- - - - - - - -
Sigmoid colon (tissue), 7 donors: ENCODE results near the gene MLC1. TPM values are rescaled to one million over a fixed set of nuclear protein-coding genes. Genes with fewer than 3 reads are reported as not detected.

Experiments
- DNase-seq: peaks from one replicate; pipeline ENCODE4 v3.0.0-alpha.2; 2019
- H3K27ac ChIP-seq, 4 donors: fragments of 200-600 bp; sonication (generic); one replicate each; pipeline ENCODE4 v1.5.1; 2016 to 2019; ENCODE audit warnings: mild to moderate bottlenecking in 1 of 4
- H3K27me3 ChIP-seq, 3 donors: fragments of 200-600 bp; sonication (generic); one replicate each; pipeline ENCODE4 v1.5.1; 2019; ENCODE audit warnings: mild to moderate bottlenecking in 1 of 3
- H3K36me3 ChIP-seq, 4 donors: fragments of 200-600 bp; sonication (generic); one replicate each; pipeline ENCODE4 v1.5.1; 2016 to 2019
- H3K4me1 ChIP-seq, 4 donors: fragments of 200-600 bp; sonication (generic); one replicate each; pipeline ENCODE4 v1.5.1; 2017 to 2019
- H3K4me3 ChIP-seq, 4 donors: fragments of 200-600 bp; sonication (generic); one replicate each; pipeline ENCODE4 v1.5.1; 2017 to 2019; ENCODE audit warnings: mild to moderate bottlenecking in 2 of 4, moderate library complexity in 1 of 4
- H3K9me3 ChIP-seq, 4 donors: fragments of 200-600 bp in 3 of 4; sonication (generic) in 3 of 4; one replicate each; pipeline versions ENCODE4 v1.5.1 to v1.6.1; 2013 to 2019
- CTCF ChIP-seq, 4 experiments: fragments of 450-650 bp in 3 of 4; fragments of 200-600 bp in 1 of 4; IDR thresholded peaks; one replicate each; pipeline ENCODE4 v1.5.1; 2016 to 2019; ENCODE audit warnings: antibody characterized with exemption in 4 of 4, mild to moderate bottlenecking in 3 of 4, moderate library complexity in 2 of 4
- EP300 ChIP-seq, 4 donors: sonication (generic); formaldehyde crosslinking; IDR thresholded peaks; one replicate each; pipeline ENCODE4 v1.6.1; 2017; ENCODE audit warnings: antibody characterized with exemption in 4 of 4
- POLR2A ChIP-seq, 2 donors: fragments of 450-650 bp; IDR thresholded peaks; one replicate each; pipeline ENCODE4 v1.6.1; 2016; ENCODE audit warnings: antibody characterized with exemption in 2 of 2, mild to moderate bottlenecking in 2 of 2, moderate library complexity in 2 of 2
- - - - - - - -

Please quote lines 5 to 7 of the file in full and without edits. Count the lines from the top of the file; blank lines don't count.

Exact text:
- H3K27me3 ChIP-seq, 3 donors: fragments of 200-600 bp; sonication (generic); one replicate each; pipeline ENCODE4 v1.5.1; 2019; ENCODE audit warnings: mild to moderate bottlenecking in 1 of 3
- H3K36me3 ChIP-seq, 4 donors: fragments of 200-600 bp; sonication (generic); one replicate each; pipeline ENCODE4 v1.5.1; 2016 to 2019
- H3K4me1 ChIP-seq, 4 donors: fragments of 200-600 bp; sonication (generic); one replicate each; pipeline ENCODE4 v1.5.1; 2017 to 2019